Jer and I are spending the evening singing along to old boy band music videos on YouTube. Backstreet Boys, N'SYNC, 98Degrees, Hanson, O-Town, and 5ive, so far. They are just all so pretty!! We have been pointing out to each other which ones were our favorites when we were young and which ones are our favorites now, because we still love them. We went looking for some video that showed nipple and used to make Jer blush when she was 9. Turns out it was Backstreet Boys "Quite Playing Games With My Heart" where they dance in the rain, and it isn't just nipple, it is undulating man breasts.

Thursday, 11 September 2008


The last few weeks have been crazy. I have still not adjusted to student life. I'm so rusty with the whole academia thing that profs keep saying all these big words (that I have forgotten the definitions for) and I get totally lost. I have so much free time but still feel stressed and behind, already! I'm disappearing again this weekend to head back down to Southern Ontario. It is Teri's Birthday, the plan is to go to a show at The Toronto International Film Festival and than stay at a hotel afterwards. I have been so bad about her birthday the last few years, I even forgot it all together a couple of times, that I would like to be there for this one. I'm going to hang out with my parents for a little bit too. They have been searching the used bookstores in Brantford and I gather have found a bunch of books off my list. I will also be reading, always with the reading.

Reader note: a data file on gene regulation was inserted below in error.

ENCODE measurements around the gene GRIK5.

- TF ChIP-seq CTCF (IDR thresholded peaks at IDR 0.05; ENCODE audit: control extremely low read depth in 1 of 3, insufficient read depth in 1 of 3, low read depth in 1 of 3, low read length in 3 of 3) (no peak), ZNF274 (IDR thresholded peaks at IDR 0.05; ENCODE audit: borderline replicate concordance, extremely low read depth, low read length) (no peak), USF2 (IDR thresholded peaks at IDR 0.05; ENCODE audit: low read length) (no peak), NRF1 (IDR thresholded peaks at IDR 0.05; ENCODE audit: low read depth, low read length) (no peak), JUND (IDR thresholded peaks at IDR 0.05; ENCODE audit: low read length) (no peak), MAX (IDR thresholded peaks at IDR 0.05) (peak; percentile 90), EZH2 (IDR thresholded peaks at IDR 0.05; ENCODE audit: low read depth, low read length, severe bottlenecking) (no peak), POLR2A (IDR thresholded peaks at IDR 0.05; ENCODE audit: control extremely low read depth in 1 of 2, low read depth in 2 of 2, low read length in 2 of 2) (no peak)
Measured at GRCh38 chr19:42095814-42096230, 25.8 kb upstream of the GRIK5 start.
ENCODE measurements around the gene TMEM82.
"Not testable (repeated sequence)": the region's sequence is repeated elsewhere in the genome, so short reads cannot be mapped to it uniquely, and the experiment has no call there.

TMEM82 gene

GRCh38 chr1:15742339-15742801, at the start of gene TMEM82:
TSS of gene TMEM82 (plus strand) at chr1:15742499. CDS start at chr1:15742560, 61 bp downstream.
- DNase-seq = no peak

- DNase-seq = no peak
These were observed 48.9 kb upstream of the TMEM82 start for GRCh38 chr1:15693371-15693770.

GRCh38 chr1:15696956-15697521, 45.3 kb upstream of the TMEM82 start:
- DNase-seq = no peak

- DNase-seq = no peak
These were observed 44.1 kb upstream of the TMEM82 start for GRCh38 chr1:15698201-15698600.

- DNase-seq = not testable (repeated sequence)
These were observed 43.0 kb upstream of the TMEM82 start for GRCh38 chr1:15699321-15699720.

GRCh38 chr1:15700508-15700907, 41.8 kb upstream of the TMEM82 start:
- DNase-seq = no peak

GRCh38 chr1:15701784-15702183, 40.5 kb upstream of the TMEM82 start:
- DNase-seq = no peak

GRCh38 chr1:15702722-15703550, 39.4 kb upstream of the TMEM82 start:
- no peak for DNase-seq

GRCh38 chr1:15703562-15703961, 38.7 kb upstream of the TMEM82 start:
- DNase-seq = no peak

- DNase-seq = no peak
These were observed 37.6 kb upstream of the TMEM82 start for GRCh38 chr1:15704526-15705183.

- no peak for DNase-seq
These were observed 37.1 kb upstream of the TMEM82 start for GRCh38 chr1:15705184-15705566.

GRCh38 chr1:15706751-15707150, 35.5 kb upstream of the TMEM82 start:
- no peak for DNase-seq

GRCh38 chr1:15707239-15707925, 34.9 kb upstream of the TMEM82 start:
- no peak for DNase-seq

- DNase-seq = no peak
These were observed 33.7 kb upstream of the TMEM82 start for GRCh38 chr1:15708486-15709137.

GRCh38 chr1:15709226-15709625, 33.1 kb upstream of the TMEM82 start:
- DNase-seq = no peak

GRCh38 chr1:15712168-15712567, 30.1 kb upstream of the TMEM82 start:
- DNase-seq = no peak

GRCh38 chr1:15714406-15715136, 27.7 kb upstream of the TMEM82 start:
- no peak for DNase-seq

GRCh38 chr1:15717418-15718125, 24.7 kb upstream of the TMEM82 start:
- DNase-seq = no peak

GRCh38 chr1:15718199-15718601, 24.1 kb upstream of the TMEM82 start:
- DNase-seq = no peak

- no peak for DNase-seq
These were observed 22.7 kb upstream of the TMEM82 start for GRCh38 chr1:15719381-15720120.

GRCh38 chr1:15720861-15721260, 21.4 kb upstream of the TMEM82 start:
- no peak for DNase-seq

Tuesday, 9 September 2008

The Hunt

Thanks to everyone who commented below, we have almost beat the post about Cora's weight loss. And to anyone and everyone who has any of the books, of course I would like to borrow and I promise to very careful with them. Thank you so much for offering. Keep in mind though for the full year courses I would need to keep them until April. I thought I had a bunch of the Canlit ones since I have taken and dropped the class so many times before, but I can't find them. I hope I didn't lose them in the move. I am going to spend today tidying my room and unpacking the last of my boxes looking for them.

Monday, 8 September 2008

The Book List

I am stressing out now after having a day of English courses. Not only will it cost me a small fortune to buy all the books I have to get for these classes but it will take forever to read them all. Each text is a novel and they range from 200 to 1200 pages. Check it out.